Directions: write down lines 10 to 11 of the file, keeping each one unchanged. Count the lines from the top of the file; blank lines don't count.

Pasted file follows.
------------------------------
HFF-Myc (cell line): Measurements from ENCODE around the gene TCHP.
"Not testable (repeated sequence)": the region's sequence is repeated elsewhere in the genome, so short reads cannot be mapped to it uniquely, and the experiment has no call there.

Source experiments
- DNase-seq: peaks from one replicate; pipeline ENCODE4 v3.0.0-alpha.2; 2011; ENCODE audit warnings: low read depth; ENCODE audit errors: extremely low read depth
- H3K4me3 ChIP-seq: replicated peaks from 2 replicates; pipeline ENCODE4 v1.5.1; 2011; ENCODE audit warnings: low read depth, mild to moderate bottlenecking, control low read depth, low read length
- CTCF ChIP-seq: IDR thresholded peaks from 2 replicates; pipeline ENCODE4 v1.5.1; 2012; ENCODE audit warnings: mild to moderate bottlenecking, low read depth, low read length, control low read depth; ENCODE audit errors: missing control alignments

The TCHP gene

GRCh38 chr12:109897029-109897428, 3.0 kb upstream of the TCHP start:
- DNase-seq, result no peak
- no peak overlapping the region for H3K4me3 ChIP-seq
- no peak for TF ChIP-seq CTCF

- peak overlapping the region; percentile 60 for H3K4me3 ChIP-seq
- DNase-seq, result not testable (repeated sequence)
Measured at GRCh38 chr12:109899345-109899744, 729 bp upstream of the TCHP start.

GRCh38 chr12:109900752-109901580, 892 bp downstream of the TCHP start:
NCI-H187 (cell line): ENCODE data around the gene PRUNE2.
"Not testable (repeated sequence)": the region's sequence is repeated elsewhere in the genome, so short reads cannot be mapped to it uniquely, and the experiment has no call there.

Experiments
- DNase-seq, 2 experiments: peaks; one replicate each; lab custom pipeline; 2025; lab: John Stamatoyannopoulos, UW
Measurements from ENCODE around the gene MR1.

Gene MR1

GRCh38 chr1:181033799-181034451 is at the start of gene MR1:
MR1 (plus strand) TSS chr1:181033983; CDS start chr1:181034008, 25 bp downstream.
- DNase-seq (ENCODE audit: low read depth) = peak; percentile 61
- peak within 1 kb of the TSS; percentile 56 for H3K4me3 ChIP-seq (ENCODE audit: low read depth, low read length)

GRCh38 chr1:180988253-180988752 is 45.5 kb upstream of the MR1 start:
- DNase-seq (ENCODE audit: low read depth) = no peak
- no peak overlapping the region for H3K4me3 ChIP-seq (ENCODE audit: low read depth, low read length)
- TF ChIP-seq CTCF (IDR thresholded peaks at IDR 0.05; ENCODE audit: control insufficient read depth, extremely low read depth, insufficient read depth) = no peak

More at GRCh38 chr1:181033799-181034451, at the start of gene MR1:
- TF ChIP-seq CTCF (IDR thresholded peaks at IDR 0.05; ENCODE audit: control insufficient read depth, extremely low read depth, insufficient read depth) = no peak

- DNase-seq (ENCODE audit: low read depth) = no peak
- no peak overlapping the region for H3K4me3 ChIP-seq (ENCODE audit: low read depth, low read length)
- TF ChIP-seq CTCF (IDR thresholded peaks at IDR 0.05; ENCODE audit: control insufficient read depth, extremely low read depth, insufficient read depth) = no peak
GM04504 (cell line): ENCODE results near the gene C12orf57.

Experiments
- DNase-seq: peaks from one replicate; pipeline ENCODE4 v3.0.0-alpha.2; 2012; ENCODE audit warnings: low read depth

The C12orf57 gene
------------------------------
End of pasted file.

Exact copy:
- no peak overlapping the region for H3K4me3 ChIP-seq
- no peak for TF ChIP-seq CTCF